Part II: A tribute to my hometownPublished 10:51pm Wednesday, June 6, 2012
By WILLIAM MITCHELL
Retired Niles High School teacher
Niles has such a rich and colorful history — Fort St. Joseph, the Chicago Road, the river town, the railroad town, the industries, the floods, the great fire, the great dust storm and especially the cast of characters and hardworking people who made this town — everyone from Montgomery Ward, John and Horace Dodge and Ring Lardner, to Dr. Fred Bonine, Rodney Paine, Judge Coolidge, Burt Luth, Russ Thomas, the Finley family, Sallie Moody, veterans of all our wars, Joe Szakas, Donna Ochenryder and the list goes on and on.
These people made a difference.
For a small town, what a history!
As for my teaching career at Niles High School, I started in September 1967 and found myself in the midst of “giants.”
These giants were educators and role models, not only of the students, but the community as well. They included Ed Weede, coach and physical education teacher; Clarence Moore, English; George Flora, choir and music; Harry Ahreas, band; Herb Helm, math; Will Dunham, industrial arts; Lowell McMillen, agriculture; Joe Whitwam, athletic director; Margaret “Peg” Parrott, physical education and student mentor; and my very good friend, Noble (Tobe) Lewallen, coach and counselor.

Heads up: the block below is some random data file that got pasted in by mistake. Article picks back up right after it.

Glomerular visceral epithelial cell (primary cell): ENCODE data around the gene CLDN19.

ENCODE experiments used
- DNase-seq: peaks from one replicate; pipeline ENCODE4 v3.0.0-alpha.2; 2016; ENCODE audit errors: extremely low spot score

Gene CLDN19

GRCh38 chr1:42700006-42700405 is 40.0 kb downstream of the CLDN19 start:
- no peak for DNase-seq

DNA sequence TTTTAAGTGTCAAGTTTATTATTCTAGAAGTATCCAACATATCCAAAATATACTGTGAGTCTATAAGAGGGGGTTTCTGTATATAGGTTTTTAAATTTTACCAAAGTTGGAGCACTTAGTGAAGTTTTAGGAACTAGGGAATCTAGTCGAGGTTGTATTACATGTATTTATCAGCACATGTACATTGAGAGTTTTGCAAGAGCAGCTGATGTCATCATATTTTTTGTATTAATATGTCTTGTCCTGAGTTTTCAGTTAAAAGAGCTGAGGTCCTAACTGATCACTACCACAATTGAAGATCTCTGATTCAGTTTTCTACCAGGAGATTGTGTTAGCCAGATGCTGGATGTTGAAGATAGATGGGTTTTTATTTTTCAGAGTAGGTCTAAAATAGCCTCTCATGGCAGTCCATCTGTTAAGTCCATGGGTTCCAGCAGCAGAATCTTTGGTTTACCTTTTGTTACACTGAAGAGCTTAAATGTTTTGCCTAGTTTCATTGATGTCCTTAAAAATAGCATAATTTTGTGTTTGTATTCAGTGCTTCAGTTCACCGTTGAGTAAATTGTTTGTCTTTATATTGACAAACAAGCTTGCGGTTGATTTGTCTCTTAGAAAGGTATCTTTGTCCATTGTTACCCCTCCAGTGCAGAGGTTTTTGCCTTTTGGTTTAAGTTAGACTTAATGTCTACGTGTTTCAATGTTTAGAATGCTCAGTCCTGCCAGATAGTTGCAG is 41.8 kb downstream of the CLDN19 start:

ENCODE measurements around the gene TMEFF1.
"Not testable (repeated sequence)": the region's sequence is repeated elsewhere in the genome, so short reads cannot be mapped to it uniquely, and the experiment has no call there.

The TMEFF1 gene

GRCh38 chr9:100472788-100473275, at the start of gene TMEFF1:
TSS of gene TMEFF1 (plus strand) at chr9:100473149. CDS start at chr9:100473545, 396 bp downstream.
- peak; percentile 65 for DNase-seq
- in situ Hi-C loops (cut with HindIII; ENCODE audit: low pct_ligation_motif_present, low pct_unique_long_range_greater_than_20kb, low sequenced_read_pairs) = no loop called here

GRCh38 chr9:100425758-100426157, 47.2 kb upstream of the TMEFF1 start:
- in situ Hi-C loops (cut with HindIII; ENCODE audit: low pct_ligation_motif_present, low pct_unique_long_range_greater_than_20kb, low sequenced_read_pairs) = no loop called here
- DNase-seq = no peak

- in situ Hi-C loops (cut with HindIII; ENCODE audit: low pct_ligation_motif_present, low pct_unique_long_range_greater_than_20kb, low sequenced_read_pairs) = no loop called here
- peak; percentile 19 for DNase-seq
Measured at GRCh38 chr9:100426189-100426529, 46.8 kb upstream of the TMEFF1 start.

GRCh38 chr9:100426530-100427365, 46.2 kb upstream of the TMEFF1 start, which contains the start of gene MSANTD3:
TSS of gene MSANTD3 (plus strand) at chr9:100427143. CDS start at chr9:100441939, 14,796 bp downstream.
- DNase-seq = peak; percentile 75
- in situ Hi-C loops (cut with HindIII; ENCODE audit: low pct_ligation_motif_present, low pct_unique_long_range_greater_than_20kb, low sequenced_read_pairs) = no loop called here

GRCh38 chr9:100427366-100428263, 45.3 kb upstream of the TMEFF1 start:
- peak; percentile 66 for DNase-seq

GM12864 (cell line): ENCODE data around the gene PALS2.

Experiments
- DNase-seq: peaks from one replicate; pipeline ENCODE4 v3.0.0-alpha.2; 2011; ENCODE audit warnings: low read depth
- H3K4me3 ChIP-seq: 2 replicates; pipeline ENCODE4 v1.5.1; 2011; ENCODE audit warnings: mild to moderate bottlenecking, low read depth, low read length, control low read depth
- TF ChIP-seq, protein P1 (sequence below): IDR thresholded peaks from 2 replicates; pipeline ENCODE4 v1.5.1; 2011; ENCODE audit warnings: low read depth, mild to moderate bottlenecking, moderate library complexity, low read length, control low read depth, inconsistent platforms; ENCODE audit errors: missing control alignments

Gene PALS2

There were role models of integrity, duty and dedication. For me, they set the standard for excellence so high that I never achieved what they did in and out of the classroom.
There were other fine educators there in 1967 and more would follow, but those I mentioned helped me, and I will never forget them.
I was lucky enough to be part of a school system that provided a well-rounded education that was second to none. I had a wonderful career at Niles High School, mainly because of the wonderful students I had and the many people who helped me along the way.
My wife and I were so fortunate to have lived in Niles all these years. Our two sons were born and raised here and graduated from Niles High.
I know that Niles is not the town it used to be because of the economic downturns, but things like the Riverwalk, Riverfront Park and the Veterans Memorial are good steps forward.
In the end, it’s the people of Niles who have been the best part of our town today and yesterday.
I can never repay all the good things the city, the school system and my fellow teachers have done for me, but I can say I am proud of Niles, Michigan, and it will always be “my town.”
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